Lithuanians are believed to have settled in the region about 4,000 years ago. During the first 10 centuries A.D., their land was successively invaded by Goths, Poles, Germans, Russians, and Vikings. In the 12th century, the Lithuanians were the only Baltic people to maintain their independence against conquering forces from the West. They held fast to their pagan beliefs and to their ancient ways and customs until centuries later.

A strong grand duchy developed in the 13th century in opposition to the Teutonic Knights. Under such 14th- and early 15th-century grand dukes as Gedimin, Jagello, and Witold, Lithuania became one of the strongest nations in medieval Europe. Its realms extended across eastern Europe from the Baltic to the Black Sea. Royal marriage brought Lithuania and Poland under a combined crown in 1386. Accepting Roman Catholicism and much of Poland's culture, Lithuania was incorporated into Poland in 1569, thereby losing its separate identity. With the partitions of Poland, ending in 1795, Russia gained control of the country and ruled until the German occupation of World War I.

The war and the Communist Revolution in Russia brought independence to Lithuania in 1918. The new nation carried out extensive land reform, breaking up large estates formerly owned by Polish, Russian, and German nobles and distributing the land to the Lithuanian peasantry. The country made significant economic and educational advances.

Despite difficult relations with Germany. Poland, and the Soviet Union, Lithuania continued as a sovereign country until August, 1940, when it was forcibly annexed by the Soviet Union. Germany occupied Lithuania in 1941; the Soviets retook it in 1944.

In the postwar years, the Soviets deported about 300,000 Lithuanians to slave-labor camps in Siberia. Authoritarian rule was imposed, and church and cultural activities were severely restricted. The Soviets also changed the economy, collectivizing agriculture and increasing industrialization.

During the 1960's and 1970's, a resurgence of nationalist sentiment among the Lithuanians led to a revival of church activities and traditional arts. The Soviet government was unable to repress such endeavors, but remained firmly in control. In the late 1980's, nationalist sentiment intensified. Mass demonstrations against the Soviet government occurred and nationalists gained control of the Lithuanian Communist party. In 1989 the Supreme Soviet (Lithuania's parliament during the Soviet era) voted in favor of establishing a multiparty democracy.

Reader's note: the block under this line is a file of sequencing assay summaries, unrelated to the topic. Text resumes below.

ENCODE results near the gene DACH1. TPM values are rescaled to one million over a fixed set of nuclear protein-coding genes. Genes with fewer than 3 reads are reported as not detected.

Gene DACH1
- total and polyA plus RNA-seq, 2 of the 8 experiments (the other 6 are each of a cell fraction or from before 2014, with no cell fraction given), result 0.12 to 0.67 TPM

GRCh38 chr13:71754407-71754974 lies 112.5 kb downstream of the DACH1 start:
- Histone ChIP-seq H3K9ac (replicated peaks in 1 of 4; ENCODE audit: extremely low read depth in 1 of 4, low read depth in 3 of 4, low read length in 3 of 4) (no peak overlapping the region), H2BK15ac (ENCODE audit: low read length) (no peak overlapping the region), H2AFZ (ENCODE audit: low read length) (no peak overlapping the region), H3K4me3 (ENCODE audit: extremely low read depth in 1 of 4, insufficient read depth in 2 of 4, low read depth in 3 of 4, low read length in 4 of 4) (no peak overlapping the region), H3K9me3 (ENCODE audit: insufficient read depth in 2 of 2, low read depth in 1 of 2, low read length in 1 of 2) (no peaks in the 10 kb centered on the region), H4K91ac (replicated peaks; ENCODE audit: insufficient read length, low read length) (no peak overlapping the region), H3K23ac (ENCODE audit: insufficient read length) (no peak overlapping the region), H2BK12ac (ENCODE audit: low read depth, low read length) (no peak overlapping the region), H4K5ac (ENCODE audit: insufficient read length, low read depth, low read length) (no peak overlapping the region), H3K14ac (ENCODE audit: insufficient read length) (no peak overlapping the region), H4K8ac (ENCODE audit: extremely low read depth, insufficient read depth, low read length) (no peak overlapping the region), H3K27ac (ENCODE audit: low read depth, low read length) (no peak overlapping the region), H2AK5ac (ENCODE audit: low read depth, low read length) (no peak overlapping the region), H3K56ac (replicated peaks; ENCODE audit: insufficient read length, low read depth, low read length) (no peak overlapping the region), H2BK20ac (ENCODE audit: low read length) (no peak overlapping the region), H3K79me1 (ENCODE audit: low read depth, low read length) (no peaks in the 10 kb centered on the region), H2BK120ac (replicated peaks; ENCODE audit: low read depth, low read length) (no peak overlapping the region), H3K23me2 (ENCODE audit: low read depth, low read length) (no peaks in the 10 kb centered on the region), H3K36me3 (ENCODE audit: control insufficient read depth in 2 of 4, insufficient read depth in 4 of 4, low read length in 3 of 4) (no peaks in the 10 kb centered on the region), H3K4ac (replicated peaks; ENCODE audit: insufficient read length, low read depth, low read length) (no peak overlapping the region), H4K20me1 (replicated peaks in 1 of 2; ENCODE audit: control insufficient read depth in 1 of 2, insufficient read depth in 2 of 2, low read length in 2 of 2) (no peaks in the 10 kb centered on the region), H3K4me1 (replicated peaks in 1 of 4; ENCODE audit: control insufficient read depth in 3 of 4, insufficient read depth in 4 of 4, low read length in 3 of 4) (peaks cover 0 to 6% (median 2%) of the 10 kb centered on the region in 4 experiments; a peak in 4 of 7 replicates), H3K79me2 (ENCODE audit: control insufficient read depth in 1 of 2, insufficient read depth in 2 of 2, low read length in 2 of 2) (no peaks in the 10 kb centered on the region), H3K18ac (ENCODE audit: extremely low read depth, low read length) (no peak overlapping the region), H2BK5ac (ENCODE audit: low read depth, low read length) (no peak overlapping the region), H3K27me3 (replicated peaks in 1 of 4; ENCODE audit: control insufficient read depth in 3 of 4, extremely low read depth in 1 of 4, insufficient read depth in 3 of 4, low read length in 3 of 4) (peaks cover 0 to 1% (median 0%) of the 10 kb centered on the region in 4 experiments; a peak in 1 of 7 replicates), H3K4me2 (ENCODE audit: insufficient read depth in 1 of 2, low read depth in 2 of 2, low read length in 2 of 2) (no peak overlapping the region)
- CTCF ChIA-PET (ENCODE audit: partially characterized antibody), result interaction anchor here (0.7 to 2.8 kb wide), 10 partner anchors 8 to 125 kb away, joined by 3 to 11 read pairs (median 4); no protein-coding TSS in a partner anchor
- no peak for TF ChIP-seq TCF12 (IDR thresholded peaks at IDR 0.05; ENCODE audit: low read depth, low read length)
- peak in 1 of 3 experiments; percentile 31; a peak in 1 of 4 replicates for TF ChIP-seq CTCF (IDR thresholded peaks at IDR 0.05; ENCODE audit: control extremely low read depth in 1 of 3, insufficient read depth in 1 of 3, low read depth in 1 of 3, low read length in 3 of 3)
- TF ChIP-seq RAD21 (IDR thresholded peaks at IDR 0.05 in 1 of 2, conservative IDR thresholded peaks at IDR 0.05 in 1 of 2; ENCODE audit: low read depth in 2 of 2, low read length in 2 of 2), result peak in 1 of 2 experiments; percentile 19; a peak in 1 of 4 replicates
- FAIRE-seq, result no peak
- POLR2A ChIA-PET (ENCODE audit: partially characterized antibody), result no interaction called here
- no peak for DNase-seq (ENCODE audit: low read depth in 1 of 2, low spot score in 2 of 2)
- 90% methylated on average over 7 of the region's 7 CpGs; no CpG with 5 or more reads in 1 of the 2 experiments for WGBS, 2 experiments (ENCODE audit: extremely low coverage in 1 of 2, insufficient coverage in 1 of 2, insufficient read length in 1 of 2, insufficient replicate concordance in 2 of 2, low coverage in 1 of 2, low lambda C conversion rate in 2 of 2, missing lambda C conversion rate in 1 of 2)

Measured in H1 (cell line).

Elections for the Supreme Soviet were held in 1990 and resulted in a nationalist majority. The new government declared its independence. The Soviet Union rejected Lithuania's declaration and responded by cutting off supplies of fuels and certain raw materials. In 1991, after the breakdown of formal discussions between Lithuania and the Soviet Union concerning independence, Soviet forces seized several important facilities in Lithuania, including the main television and radio stations. During 1991 the Soviet central government gradually lost authority over most of the union republics. In September, Lithuania was granted independence. Shortly afterward, Lithuania became a member of the United Nations.

In a national referendum in October, 1992, Lithuanians approved a constitution that made the country a parliamentary democracy with an elected president. In parliamentary elections later that year the Democratic Labor party (formerly the Communist party of Lithuania) won a majority of the seats in the legislature. In 1993 Algirdas Brazauskas, a former Communist, was elected president. Also that year Russia withdrew its military forces from Lithuania. (Russian forces had been in Lithuania since 1944.) In 1998 a United States citizen, Valdas Adamkus, was elected president. Adamkus was born in Lithuania but fled to the United States when the Soviets occupied the country. Lithuania joined the European Union and NATO in 2004.

See also Flag (color page); Kaunas; Klaipeda; Vilnius.